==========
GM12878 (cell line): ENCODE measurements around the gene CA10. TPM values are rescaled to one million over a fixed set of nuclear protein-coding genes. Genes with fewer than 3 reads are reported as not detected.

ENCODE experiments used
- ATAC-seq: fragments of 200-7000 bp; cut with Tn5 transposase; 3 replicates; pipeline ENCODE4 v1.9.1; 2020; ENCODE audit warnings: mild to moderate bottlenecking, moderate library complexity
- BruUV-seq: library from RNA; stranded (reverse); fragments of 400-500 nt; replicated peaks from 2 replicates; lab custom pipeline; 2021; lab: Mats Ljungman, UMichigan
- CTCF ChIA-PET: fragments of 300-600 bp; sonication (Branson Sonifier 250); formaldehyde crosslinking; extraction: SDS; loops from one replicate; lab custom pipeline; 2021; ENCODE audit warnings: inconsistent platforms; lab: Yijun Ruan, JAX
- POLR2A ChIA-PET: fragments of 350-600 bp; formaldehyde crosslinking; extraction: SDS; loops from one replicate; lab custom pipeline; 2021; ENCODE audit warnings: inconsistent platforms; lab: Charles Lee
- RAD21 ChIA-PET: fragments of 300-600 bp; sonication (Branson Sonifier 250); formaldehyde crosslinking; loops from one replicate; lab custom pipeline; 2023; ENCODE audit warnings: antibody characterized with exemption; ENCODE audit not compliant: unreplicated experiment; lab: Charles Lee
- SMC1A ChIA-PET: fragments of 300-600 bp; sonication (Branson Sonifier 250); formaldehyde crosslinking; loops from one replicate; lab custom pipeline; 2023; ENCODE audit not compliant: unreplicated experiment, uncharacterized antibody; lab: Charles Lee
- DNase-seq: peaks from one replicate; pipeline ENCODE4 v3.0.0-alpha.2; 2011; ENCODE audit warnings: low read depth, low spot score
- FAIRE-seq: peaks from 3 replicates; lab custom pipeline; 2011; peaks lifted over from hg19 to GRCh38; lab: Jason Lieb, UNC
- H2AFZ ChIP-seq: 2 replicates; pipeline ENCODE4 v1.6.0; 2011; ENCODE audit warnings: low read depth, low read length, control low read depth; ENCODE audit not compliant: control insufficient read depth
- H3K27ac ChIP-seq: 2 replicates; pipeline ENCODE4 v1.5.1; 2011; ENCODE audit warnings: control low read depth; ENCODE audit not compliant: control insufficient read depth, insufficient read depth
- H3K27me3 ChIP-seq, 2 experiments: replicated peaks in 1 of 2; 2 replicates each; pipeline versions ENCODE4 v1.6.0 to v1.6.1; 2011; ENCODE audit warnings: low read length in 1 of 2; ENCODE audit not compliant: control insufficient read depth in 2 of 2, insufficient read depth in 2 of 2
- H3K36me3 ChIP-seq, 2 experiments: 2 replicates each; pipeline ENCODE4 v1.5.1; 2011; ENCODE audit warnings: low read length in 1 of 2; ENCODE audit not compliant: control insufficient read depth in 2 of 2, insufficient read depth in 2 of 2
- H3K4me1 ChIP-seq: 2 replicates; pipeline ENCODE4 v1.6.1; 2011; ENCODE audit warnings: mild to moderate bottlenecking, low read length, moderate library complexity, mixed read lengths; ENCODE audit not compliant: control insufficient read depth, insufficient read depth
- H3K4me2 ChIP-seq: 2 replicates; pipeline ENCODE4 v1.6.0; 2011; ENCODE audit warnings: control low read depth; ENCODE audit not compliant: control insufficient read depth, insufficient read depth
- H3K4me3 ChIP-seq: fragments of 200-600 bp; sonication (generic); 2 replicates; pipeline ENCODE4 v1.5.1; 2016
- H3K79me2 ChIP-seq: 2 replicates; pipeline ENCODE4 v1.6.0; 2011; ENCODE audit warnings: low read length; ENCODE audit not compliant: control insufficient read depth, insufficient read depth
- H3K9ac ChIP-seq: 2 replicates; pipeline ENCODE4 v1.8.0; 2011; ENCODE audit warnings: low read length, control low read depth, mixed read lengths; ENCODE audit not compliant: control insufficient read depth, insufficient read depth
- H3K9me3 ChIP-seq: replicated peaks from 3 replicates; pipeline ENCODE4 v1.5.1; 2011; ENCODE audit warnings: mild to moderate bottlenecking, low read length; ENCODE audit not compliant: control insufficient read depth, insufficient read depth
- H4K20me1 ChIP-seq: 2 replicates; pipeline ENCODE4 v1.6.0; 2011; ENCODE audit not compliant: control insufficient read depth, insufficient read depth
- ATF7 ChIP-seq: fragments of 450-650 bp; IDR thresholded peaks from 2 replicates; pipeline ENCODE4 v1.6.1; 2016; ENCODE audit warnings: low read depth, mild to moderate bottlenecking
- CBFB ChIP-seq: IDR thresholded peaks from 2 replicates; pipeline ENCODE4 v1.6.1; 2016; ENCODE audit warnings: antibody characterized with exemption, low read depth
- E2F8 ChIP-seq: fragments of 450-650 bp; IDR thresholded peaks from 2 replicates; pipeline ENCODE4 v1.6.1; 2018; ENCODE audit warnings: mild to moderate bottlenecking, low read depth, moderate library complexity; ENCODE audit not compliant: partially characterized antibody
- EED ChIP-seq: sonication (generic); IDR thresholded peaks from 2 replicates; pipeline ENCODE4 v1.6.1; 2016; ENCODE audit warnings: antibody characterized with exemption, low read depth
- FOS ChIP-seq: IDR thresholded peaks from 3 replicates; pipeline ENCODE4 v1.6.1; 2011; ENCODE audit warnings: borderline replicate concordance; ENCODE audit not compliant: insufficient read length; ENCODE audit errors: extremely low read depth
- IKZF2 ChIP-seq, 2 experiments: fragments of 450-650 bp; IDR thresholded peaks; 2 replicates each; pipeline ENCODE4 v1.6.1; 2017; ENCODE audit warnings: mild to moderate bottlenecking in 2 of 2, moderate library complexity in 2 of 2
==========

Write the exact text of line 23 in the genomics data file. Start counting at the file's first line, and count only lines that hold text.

- CBFB ChIP-seq: IDR thresholded peaks from 2 replicates; pipeline ENCODE4 v1.6.1; 2016; ENCODE audit warnings: antibody characterized with exemption, low read depth